Once a year or two, I go through my collection, pick out those that I KNOW I will never see again, and donate them to friends and the local library. I still have about 1300.. A lot are box sets and TV seasons that yes, we do watch over again.

Would I do things differently starting over again? probably would be a little more selective and eliminated all impulse buying at big lots and BBV sales. 99% of the movies I give away come from those purchases.

But I have enjoyed 90% of the movies I have bought, and am currently re-enjoying them with my daughter as she is getting old enough to appreciate these.

No regrets here.
Old 08-06-11, 04:11 PM
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Re: DVDs, Materialism, & the Concept of Ownership

Originally Posted by dvdjunkie32
What will you do when they stop making dvd players, and your player bites the dust?
Originally Posted by dvdjunkie32
They don't make 8 track players anymore though, right?

http://electronics.shop.ebay.com/8-T...=p3286.c0.m282


If I can still buy an 8-track player (not that I want to), I have no doubt I'll still be able to buy DVD players for at least the next few years. -kd5-
Old 08-07-11, 06:31 AM
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Re: DVDs, Materialism, & the Concept of Ownership

I look at it this way. Collecting and burning stuff of tv not released is the best guarantee to be able to watch anything, at any time, for the rest of your life.
Old 08-07-11, 07:01 AM
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Re: DVDs, Materialism, & the Concept of Ownership

Originally Posted by Wannabe
When I first started this thread, I had hundreds of DVD and no children. Now that I have kids, my collector's mentality has evaporated. Shelves full of DVDs seem like a pain in the ass to me now. I've sold off most of my DVDs and the ones I kept were transferred to slim cases, and are in a plastic bin in the garage. If I cared enough, I'd transfer them to a hard drive, but it's not really worth the effort.

I just bought a Blu-Ray player that plays 3D content, but even with recent price drops for BD discs, for me, there's little need to own. I'll probably buy a few discs that the kids like and some concert BDs to show off my system, but I will not be collecting to collect. (Yes, I'm talking to you, Criterion Spine collectors.)

Once you become a collector, it feels like your stuff begins to own you. I don't want to go there again.

Wow, I hope I never feel like that. That's depressing... -kd5-
Old 08-07-11, 07:49 AM
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maybe, studies vary

Originally Posted by rw2516
I look at it this way. Collecting and burning stuff of tv not released is the best guarantee to be able to watch anything, at any time, for the rest of your life.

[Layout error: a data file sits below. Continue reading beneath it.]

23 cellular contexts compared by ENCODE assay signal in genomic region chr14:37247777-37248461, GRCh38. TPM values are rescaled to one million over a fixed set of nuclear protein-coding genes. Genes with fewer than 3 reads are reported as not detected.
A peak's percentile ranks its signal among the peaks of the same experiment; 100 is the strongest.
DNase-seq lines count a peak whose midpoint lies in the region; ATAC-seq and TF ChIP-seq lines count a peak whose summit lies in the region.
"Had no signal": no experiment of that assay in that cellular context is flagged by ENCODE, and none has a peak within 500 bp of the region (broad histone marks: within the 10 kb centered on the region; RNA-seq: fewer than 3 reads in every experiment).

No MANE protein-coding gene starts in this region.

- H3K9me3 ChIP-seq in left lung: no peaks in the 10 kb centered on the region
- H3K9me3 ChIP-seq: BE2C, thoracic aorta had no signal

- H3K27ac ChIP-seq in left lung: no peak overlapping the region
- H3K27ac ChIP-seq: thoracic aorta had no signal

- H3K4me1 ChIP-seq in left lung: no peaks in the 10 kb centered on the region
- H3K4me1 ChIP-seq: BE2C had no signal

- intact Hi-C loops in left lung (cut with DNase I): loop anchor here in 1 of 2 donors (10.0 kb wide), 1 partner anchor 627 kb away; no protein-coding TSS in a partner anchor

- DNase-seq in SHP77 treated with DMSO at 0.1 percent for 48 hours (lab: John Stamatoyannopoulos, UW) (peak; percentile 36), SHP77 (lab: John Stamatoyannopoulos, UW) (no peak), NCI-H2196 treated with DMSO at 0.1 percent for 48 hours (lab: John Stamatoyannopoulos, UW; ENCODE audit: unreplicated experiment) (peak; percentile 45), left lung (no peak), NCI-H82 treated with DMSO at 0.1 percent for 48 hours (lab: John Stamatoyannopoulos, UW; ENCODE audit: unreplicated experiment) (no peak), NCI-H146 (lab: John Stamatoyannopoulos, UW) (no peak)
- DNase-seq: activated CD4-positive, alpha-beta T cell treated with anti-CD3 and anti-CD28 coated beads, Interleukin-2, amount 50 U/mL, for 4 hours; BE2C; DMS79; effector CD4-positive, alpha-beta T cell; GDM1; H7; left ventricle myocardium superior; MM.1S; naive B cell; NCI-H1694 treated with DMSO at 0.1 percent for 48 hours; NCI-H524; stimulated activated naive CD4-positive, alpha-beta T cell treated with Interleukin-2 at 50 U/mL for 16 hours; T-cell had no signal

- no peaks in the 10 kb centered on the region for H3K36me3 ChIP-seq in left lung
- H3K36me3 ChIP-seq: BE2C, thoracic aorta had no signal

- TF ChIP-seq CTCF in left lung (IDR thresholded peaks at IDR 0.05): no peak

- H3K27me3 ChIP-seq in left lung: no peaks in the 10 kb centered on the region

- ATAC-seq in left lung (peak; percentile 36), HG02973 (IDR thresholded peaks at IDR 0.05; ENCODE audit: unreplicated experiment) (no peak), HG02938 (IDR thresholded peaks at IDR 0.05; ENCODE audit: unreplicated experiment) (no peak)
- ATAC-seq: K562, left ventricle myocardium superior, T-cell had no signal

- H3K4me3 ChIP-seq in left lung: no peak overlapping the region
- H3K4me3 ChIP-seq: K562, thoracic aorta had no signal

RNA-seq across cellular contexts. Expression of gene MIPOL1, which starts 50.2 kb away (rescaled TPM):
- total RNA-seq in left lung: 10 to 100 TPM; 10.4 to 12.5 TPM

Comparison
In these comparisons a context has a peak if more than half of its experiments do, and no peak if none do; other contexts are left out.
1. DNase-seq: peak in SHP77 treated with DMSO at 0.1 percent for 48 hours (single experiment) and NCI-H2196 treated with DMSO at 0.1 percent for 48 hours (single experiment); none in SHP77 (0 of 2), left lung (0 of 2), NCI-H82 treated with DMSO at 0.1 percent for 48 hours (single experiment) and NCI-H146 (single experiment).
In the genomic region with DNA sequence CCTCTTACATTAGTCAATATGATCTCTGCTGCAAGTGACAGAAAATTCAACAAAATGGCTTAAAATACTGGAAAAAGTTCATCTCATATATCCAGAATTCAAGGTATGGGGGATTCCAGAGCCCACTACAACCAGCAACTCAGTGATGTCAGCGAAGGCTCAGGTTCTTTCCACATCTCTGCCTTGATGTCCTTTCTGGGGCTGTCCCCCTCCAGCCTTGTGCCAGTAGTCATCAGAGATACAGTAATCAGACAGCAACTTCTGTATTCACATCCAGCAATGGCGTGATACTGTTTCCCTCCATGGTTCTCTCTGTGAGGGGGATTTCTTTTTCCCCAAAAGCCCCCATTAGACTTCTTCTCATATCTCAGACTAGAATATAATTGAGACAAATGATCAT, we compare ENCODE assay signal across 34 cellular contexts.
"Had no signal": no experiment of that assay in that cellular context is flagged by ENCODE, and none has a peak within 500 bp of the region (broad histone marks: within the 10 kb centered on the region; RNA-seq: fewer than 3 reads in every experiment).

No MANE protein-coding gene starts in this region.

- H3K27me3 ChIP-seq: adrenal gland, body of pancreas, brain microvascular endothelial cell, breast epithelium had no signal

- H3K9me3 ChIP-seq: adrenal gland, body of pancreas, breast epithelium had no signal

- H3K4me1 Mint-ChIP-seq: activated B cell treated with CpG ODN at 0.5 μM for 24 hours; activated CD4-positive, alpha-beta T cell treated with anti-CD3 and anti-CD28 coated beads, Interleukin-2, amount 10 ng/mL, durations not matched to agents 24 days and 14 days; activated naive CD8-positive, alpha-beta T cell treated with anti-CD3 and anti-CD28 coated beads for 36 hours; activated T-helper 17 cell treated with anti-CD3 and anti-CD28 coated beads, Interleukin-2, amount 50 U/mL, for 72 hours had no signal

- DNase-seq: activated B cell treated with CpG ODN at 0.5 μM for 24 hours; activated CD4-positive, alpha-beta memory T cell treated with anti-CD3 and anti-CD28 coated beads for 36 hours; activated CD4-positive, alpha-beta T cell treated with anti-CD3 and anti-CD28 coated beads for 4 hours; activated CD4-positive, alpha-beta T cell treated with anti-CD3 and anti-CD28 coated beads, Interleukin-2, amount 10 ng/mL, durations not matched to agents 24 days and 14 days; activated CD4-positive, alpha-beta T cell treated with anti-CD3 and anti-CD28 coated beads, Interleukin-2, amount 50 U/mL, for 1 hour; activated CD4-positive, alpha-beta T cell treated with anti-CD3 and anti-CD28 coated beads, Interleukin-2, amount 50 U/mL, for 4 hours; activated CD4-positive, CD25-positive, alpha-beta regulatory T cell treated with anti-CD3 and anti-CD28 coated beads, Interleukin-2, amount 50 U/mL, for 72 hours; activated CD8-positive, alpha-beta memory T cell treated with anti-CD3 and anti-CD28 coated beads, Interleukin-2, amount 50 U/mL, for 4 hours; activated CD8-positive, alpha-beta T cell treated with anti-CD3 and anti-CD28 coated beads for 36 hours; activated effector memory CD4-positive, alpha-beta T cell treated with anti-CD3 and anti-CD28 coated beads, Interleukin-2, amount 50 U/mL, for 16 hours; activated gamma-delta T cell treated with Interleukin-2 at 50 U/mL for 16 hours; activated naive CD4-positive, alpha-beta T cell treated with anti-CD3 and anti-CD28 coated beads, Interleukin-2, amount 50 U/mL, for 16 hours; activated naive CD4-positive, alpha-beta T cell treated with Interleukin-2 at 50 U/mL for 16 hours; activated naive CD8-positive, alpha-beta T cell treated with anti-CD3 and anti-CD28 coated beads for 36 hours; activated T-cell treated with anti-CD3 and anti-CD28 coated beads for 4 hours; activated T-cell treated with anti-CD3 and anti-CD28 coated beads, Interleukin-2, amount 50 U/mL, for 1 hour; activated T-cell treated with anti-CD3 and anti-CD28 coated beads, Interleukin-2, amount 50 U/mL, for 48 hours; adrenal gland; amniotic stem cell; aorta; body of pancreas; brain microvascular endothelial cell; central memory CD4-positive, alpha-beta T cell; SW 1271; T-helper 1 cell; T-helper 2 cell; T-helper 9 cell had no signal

Except that DVD-Rs only last a few years.
Old 08-07-11, 03:32 PM
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Re: DVDs, Materialism, & the Concept of Ownership

Originally Posted by kd5
Wow, I hope I never feel like that. That's depressing... -kd5-
Here's a more depressing thought: You are going to die and all of the stuff you collect, including your Steelbook sets, lenticular slipcases, and your limited edition of "Dude, Where's my Car?" will eventually end up in a landfill or recycling facility. Only you care about your shit and almost no one is impressed by the way you've organized your DVDs on a shelf. Then again, perhaps I've assumed too much?

I used to fantasize about how blown away people would be when they saw my collection. The actual result was that no one cared and my wife was annoyed by the sight of the DVDs, which, in her mind, represented a substantial amount of money spent.
Old 08-07-11, 03:53 PM
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Re: DVDs, Materialism, & the Concept of Ownership

Originally Posted by Wannabe
Here's a more depressing thought: You are going to die and all of the stuff you collect, including your Steelbook sets, lenticular slipcases, and your limited edition of "Dude, Where's my Car?" will eventually end up in a landfill or recycling facility. Only you care about your shit and almost no one is impressed by the way you've organized your DVDs on a shelf. Then again, perhaps I've assumed too much?

I used to fantasize about how blown away people would be when they saw my collection. The actual result was that no one cared and my wife was annoyed by the sight of the DVDs, which, in her mind, represented a substantial amount of money spent.
Your first problem is trying to/wanting to impress other people. I buy things because I work hard and I want them, I don't buy things to impress others, I don't give a shit what others buy with their money and I don't expect them to give a shit about what I buy.
Old 08-07-11, 04:38 PM
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Re: DVDs, Materialism, & the Concept of Ownership

Originally Posted by Wannabe
Here's a more depressing thought: You are going to die and all of the stuff you collect, including your Steelbook sets, lenticular slipcases, and your limited edition of "Dude, Where's my Car?" will eventually end up in a landfill or recycling facility. Only you care about your shit and almost no one is impressed by the way you've organized your DVDs on a shelf. Then again, perhaps I've assumed too much?

I used to fantasize about how blown away people would be when they saw my collection. The actual result was that no one cared and my wife was annoyed by the sight of the DVDs, which, in her mind, represented a substantial amount of money spent.

While I live and breathe, I will do what makes me happy. I'm sorry you feel the way you do, I think they make a pill for that. -kd5-
Old 08-07-11, 04:50 PM
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Re: DVDs, Materialism, & the Concept of Ownership

Of course, he is right about the part where you're going to die and all your important crap will be thrown away.